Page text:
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Very worried and upset:‘a distraught woman sobbed and screamed for help’‘he is terribly distraught’
worried, upset, distressed, fraught, devastated, shatteredovercome, overwrought, beside oneself, out of one's mind, desperate, at one's wits' endhysterical, frenzied, raving, derangedin a state, worked upswivel-eyedView synonyms
- ‘Some of the professors at a local university are distraught over the state of affairs here.’
- ‘She was left distraught after callous thieves stole the wheelchair from outside her flat in Godric Place.’
- ‘Her family have been informed by police and were said to be distraught.’
- ‘His distraught wife Lesley had to break the devastating news to the children that their dad would not be coming home.’
- ‘The distraught uncle said the family was praying for the safe release of the teenager.’
- ‘The sudden loss of their beloved puppies has left owners distraught and desperate.’
- ‘Michelle and her children's deaths have shattered their families and left them distraught.’
- ‘They were too distraught to talk and appealed to the assembled media to stay away.’
- ‘He said floral tributes had been put at the front door to the flat, including one by a girl who seemed quite distraught.’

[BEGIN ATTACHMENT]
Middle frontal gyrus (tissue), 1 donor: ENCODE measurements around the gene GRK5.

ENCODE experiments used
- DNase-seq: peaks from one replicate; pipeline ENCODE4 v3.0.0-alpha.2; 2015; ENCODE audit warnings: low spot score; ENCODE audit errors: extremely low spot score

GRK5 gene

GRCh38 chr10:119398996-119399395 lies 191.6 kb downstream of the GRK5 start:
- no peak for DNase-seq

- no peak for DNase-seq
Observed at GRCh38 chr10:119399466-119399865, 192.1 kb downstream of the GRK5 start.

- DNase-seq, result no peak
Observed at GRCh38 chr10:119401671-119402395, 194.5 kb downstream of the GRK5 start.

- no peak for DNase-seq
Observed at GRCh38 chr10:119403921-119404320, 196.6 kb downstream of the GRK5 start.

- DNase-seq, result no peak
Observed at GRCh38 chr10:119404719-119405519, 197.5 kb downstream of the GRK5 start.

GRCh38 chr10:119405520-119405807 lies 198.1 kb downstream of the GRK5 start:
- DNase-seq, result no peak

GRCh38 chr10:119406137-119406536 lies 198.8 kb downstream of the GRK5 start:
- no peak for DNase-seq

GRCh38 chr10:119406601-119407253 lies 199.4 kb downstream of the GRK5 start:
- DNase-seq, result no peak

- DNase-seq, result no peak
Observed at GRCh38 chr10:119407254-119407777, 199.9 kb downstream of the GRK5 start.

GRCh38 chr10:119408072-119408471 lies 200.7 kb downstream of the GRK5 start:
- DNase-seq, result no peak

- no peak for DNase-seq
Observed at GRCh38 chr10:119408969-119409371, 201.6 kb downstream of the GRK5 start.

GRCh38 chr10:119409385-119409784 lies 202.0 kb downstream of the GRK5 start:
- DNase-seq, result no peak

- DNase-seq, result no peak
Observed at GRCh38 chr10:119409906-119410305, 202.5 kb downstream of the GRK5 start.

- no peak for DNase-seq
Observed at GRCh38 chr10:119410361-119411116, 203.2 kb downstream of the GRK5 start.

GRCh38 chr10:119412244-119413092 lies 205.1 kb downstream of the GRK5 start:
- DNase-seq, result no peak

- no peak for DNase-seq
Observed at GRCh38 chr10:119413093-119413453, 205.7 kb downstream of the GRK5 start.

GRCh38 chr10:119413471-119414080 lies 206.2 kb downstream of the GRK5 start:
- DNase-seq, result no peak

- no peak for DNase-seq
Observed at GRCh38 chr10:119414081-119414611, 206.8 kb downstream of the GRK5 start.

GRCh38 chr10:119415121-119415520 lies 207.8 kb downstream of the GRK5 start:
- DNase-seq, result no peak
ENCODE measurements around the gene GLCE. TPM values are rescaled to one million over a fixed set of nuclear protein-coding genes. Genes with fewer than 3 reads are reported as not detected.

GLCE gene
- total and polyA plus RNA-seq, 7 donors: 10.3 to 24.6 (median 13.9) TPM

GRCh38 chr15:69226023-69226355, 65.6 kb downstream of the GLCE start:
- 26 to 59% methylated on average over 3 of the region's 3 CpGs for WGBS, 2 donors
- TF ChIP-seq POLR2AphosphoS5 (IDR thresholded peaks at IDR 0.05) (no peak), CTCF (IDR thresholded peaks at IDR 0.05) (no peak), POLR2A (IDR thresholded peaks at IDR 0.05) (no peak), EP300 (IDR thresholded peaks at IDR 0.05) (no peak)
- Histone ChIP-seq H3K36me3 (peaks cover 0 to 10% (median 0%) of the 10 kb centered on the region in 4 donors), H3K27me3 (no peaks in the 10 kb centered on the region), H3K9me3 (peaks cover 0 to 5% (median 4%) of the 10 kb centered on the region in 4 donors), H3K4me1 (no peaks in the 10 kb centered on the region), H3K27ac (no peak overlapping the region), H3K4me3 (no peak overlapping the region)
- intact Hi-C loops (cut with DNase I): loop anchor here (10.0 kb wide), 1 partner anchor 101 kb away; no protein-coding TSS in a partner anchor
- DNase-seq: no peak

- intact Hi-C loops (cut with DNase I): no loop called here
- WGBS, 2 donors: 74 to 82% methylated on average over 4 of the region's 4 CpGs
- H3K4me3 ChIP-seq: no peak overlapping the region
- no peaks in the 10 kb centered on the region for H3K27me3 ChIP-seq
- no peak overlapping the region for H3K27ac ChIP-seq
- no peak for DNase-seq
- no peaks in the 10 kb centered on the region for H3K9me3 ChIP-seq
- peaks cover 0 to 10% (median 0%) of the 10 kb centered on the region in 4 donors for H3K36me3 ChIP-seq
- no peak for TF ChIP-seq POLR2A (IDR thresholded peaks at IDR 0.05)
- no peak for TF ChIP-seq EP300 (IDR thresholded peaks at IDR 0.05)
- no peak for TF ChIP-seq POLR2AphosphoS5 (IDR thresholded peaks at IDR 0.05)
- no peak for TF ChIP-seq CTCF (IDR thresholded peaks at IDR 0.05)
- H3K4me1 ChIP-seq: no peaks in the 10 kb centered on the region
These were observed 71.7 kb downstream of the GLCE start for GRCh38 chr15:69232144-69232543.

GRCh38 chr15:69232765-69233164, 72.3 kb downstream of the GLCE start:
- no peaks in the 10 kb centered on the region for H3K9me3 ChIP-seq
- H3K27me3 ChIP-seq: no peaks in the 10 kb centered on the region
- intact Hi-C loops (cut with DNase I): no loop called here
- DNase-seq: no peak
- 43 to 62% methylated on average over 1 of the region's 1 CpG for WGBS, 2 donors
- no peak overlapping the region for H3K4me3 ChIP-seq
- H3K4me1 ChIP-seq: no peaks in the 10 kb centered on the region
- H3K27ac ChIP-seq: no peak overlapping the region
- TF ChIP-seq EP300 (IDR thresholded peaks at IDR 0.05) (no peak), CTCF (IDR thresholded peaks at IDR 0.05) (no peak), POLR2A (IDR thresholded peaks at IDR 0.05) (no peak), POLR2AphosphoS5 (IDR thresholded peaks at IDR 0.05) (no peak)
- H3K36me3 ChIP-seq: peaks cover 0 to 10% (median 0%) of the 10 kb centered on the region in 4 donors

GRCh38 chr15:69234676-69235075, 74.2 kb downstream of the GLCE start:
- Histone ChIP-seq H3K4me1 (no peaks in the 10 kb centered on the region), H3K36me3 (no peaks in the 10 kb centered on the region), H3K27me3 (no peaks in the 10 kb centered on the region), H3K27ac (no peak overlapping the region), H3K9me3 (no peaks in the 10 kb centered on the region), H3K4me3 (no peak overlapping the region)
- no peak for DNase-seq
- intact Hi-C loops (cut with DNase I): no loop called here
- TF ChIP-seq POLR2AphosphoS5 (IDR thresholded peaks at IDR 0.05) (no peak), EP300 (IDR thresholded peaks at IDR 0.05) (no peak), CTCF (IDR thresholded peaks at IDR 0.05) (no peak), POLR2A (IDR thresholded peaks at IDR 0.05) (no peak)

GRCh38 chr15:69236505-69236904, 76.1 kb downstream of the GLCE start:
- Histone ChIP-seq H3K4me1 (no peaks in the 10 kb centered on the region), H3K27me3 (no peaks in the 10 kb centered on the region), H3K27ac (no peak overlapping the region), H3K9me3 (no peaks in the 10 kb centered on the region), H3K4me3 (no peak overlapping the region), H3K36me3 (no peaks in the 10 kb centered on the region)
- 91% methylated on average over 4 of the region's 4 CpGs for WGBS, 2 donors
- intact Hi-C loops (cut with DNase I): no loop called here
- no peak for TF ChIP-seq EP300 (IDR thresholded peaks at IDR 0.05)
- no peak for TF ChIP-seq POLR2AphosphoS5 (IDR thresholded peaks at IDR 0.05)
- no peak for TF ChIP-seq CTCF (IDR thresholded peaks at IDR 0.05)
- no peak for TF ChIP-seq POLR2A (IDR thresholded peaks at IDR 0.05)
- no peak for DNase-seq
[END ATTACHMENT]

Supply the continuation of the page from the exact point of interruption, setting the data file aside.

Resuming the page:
- ‘My parents were distraught and upset by the actions of this person or people.’
- ‘A distraught father has told how his wife sat watching TV as a car crashed through their living room wall.’
- ‘He was distraught and we virtually had to tie him down to stop him leaping back into the water.’
- ‘After looking up my marks on Quest, I was distraught to find they had a slight scar to them.’
- ‘He was so honored and yet again, distraught that my name was on the bottom corner.’
- ‘Matthew's distraught mother, Ann, was offered comfort by the youngsters at the scene.’
- ‘The verdict and sentence have left Rita's older sister Annette distraught and deeply upset.’
- ‘There was none so I smiled at the distraught gentleman and game him the thumbs up sign.’
- ‘The distraught owners spent several hours walking around the area searching for their dogs but had no luck.’
- ‘This is something no one dare tell a distraught woman, desperate to know whether she should be grieving or not.’
- ‘I would be totally distraught if she died and I couldn't do anything about it.’
Late Middle English: alteration of the obsolete adjective distract (from Latin distractus pulled apart), influenced by straught, archaic past participle of stretch.
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